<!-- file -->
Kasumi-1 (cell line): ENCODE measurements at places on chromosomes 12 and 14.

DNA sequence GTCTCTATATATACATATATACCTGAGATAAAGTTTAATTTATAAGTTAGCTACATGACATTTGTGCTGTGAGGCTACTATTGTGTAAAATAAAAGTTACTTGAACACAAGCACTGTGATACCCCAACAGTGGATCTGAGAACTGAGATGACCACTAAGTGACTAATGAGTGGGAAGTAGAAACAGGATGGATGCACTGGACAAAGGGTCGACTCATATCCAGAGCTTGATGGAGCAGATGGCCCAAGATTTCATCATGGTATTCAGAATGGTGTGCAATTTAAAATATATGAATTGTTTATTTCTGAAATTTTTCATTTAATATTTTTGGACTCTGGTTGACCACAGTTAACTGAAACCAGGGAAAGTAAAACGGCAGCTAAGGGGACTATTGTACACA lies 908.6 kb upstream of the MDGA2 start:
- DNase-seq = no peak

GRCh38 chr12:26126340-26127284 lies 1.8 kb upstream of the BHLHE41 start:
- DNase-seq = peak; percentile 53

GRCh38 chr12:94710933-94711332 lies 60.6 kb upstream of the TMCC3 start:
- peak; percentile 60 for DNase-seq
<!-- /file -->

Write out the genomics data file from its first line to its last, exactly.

Kasumi-1 (cell line): ENCODE measurements at places on chromosomes 12 and 14.

DNA sequence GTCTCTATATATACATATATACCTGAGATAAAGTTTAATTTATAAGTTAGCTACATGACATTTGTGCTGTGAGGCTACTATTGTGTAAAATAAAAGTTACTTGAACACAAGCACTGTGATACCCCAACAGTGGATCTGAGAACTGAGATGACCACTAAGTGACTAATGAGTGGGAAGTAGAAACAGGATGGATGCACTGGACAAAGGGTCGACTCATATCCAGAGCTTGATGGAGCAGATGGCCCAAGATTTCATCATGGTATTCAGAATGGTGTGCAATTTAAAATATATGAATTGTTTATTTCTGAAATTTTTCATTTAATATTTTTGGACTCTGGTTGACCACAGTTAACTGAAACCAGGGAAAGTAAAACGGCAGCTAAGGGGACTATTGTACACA lies 908.6 kb upstream of the MDGA2 start:
- DNase-seq = no peak

GRCh38 chr12:26126340-26127284 lies 1.8 kb upstream of the BHLHE41 start:
- DNase-seq = peak; percentile 53

GRCh38 chr12:94710933-94711332 lies 60.6 kb upstream of the TMCC3 start:
- peak; percentile 60 for DNase-seq